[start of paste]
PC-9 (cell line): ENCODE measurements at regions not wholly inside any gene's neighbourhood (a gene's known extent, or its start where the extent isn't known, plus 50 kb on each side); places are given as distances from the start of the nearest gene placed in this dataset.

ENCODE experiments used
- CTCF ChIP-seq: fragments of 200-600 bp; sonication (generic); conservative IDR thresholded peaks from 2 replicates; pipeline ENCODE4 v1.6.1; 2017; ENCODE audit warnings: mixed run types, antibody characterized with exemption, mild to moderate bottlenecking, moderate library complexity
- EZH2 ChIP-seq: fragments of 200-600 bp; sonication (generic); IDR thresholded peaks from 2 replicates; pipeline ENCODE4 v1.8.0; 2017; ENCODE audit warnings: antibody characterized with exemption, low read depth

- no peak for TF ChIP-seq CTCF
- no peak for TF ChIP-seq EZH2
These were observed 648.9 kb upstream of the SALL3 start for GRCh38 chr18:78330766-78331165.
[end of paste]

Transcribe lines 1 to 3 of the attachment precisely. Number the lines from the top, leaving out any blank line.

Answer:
PC-9 (cell line): ENCODE measurements at regions not wholly inside any gene's neighbourhood (a gene's known extent, or its start where the extent isn't known, plus 50 kb on each side); places are given as distances from the start of the nearest gene placed in this dataset.

ENCODE experiments used
- CTCF ChIP-seq: fragments of 200-600 bp; sonication (generic); conservative IDR thresholded peaks from 2 replicates; pipeline ENCODE4 v1.6.1; 2017; ENCODE audit warnings: mixed run types, antibody characterized with exemption, mild to moderate bottlenecking, moderate library complexity